Tamati Coffey, Labour Party

What has been your proudest achievement to date - in politics or in life?

My proudest achievement in recent years was having the ability to uproot myself and my partner from well paid, secure employment in Auckland, to come home to Rotorua to serve my whanau, hapu and iwi.

Read more: Local Focus: Waiariki Candidates - How well do you know Waiariki?
Local Focus: Waiariki Candidates - Getting people to vote

The Waiariki rohe is where my heart is. We are Faulkners from Tauranga, the Hori whanau from Rotorua and the Ngamotu whanau from Taupo. I love the wairua of the people, the beauty of our natural environment and being able to connect with whakapapa and marae. So stepping into Parliament, I will walk proudly with my whanau alongside me.

What do you think is the one biggest issue facing Waiariki - and what would you do about it?

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The biggest issue is that voters from our kuia to our rangatahi feel ignored by the government of the last nine years in regards to housing, healthcare and opportunity.

As Rotorua is awarded the title of having the second highest rate of homelessness in the country and Ford Block New Zealand's most deprived suburb - as a Maori for Maori health service is removed from Rotorua Hospital, our politicians blame those who need help for not asking for it, rather than act.

Why should Waiariki voters vote for you?

This election there is a clear choice; vote for more of the same from a National-Maori Party coalition that has been all steam and no hangi for our whanau, or vote for change. Vote for an MP who will be on the ground across our rohe ensuring we get better mental health services to fight record suicide rates, an MP who will ensure education is free for our rangitahi and who will protect Maori land and our environment for future generations. Let's do this.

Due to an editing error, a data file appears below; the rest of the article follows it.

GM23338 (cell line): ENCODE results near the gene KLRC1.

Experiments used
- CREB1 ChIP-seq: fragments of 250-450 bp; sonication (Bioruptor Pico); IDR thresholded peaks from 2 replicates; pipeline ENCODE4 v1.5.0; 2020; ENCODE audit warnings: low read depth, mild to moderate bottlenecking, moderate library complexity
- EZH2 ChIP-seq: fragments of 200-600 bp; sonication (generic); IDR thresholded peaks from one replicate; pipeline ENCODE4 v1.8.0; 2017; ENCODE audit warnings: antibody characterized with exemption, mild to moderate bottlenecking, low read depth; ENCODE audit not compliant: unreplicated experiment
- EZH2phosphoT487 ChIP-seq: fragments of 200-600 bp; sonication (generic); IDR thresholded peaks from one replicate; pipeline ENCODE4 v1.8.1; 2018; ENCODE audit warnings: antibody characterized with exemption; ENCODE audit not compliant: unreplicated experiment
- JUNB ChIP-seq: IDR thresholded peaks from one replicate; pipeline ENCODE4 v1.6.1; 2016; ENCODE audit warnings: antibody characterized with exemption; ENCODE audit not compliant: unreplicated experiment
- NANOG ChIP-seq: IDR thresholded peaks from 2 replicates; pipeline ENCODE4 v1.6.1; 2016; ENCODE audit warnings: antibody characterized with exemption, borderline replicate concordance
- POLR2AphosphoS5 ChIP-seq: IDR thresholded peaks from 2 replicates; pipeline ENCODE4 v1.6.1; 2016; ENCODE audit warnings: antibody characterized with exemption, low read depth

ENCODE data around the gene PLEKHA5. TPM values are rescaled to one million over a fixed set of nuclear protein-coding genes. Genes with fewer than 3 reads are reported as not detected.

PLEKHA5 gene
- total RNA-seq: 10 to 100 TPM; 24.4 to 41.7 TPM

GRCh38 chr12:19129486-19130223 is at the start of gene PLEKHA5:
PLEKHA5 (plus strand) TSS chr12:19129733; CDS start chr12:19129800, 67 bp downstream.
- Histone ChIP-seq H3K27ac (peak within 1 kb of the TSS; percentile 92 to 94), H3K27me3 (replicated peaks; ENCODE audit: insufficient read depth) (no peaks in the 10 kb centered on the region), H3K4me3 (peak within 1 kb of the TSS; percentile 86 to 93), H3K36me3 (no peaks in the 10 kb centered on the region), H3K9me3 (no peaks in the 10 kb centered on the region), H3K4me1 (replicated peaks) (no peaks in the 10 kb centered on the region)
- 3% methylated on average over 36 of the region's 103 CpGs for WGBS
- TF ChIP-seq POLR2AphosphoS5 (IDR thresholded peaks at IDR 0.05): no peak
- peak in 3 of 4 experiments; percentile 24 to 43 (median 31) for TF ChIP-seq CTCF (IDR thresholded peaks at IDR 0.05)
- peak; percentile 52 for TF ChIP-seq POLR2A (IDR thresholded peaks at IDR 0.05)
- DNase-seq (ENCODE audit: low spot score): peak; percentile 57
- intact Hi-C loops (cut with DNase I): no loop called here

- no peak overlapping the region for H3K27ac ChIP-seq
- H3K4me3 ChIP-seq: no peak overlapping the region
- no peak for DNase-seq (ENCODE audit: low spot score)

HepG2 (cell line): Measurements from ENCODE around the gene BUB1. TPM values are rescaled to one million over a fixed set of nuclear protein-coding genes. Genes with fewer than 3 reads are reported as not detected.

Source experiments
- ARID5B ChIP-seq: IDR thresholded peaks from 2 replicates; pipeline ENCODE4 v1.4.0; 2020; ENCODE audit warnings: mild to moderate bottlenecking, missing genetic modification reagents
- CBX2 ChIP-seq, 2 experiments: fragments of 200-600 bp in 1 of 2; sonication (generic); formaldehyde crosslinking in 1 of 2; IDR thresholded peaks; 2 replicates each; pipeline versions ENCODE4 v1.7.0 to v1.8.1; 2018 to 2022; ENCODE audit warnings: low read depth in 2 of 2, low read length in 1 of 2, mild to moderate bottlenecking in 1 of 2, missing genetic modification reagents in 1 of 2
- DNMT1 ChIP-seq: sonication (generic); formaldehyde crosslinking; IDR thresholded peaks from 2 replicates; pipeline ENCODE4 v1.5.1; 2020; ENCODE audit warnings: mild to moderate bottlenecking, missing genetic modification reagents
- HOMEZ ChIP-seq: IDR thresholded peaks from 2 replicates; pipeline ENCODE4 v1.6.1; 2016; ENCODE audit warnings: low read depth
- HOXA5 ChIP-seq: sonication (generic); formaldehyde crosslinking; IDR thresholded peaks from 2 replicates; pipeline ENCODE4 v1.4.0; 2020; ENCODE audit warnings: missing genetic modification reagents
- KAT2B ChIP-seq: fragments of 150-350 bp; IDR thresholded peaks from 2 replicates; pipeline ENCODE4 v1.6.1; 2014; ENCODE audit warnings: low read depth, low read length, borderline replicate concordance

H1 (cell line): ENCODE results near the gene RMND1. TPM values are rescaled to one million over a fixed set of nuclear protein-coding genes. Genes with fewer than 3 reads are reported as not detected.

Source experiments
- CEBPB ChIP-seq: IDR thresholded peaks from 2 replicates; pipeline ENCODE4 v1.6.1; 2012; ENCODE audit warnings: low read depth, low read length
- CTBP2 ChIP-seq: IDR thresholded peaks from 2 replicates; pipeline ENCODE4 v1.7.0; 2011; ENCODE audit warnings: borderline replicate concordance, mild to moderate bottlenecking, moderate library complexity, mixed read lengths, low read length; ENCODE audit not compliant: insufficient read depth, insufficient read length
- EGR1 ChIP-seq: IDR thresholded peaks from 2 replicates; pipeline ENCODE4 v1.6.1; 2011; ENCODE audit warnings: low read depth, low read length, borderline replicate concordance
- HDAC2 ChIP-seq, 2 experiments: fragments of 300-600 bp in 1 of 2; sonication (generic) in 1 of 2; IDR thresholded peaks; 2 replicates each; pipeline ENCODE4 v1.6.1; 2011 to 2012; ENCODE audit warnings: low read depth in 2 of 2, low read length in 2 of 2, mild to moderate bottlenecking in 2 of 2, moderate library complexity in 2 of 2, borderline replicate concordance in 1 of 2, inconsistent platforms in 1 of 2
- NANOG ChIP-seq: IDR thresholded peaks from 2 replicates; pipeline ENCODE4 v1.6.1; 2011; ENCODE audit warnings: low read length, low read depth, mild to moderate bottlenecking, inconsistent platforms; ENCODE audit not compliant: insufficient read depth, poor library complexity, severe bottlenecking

Te Ururoa Flavell, Maori Party

What has been your proudest achievement to date - in politics or in life?

I am honoured to be your Member of Parliament for Waiariki, a role which I have cherished for the past 12 years. It has been a huge privilege to serve the Waiariki electorate.

I was determined when I entered Parliament in 2005 that I would be the example set by my kuia and work hard to get things done for our people - he ringa raupa hei hapai i te iwi. Raising five healthy, reo speaking tamariki with my beautiful wife Erana and welcoming two mokopuna into the world is by far my greatest honour in life.

As a teacher and champion of efforts to revitalise te reo Maori, passing Te Ture mo te reo Maori Act last year is a personal highlight. Facing our past with courage is important to me too, so getting agreement for the pardon of Rua Kenana is another highlight.

What do you think is the one biggest issue facing Waiariki - and what would you do about it?

The priority issues in Waiariki are housing and homelessness. In 2015, I set up the Maori Housing Network Kainga Ora, and 100 housing projects have been approved for the Waiariki rohe this year. Despite the $2.3 billion that will be spent nationally on housing this year, we need to do more and I am determined to deploy specialist navigators who will work long term with whanau to get them in to permanent housing.

My four key priorities for whanau are to:
• provide access to warm, affordable homes
• improve the health of our tamariki and our kaumatua
• provide opportunities for rangatahi to thrive as Maori at home, work and school
• further address poverty, inequality and institutional racism

Why should Waiariki voters vote for you?

A vote for me is a vote for a safe pair of hands - kaupapa Maori, ringa raupa! A vote for me is a vote for a belief in ourselves. Make it Maori, Make it Happen.